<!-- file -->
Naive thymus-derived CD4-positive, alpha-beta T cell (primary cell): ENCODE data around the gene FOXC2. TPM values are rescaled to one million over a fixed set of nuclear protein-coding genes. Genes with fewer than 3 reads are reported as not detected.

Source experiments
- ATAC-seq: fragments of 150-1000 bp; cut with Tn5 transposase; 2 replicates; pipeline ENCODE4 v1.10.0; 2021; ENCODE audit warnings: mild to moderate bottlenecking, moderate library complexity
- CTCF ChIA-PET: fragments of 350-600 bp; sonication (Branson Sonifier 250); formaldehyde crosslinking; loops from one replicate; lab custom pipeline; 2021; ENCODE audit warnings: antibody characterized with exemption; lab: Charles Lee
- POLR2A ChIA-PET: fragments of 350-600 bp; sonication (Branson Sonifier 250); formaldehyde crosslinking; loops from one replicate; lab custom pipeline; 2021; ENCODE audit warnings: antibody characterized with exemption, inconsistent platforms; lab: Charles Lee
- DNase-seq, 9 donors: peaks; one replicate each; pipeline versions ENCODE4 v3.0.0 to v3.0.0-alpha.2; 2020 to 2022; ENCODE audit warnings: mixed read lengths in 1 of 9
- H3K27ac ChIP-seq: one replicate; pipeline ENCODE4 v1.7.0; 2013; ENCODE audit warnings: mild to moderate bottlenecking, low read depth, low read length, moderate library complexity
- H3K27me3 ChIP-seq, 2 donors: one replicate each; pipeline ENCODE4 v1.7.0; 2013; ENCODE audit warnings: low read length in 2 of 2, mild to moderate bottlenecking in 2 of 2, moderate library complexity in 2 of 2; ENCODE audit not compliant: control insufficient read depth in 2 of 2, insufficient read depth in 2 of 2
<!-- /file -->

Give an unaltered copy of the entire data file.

Naive thymus-derived CD4-positive, alpha-beta T cell (primary cell): ENCODE data around the gene FOXC2. TPM values are rescaled to one million over a fixed set of nuclear protein-coding genes. Genes with fewer than 3 reads are reported as not detected.

Source experiments
- ATAC-seq: fragments of 150-1000 bp; cut with Tn5 transposase; 2 replicates; pipeline ENCODE4 v1.10.0; 2021; ENCODE audit warnings: mild to moderate bottlenecking, moderate library complexity
- CTCF ChIA-PET: fragments of 350-600 bp; sonication (Branson Sonifier 250); formaldehyde crosslinking; loops from one replicate; lab custom pipeline; 2021; ENCODE audit warnings: antibody characterized with exemption; lab: Charles Lee
- POLR2A ChIA-PET: fragments of 350-600 bp; sonication (Branson Sonifier 250); formaldehyde crosslinking; loops from one replicate; lab custom pipeline; 2021; ENCODE audit warnings: antibody characterized with exemption, inconsistent platforms; lab: Charles Lee
- DNase-seq, 9 donors: peaks; one replicate each; pipeline versions ENCODE4 v3.0.0 to v3.0.0-alpha.2; 2020 to 2022; ENCODE audit warnings: mixed read lengths in 1 of 9
- H3K27ac ChIP-seq: one replicate; pipeline ENCODE4 v1.7.0; 2013; ENCODE audit warnings: mild to moderate bottlenecking, low read depth, low read length, moderate library complexity
- H3K27me3 ChIP-seq, 2 donors: one replicate each; pipeline ENCODE4 v1.7.0; 2013; ENCODE audit warnings: low read length in 2 of 2, mild to moderate bottlenecking in 2 of 2, moderate library complexity in 2 of 2; ENCODE audit not compliant: control insufficient read depth in 2 of 2, insufficient read depth in 2 of 2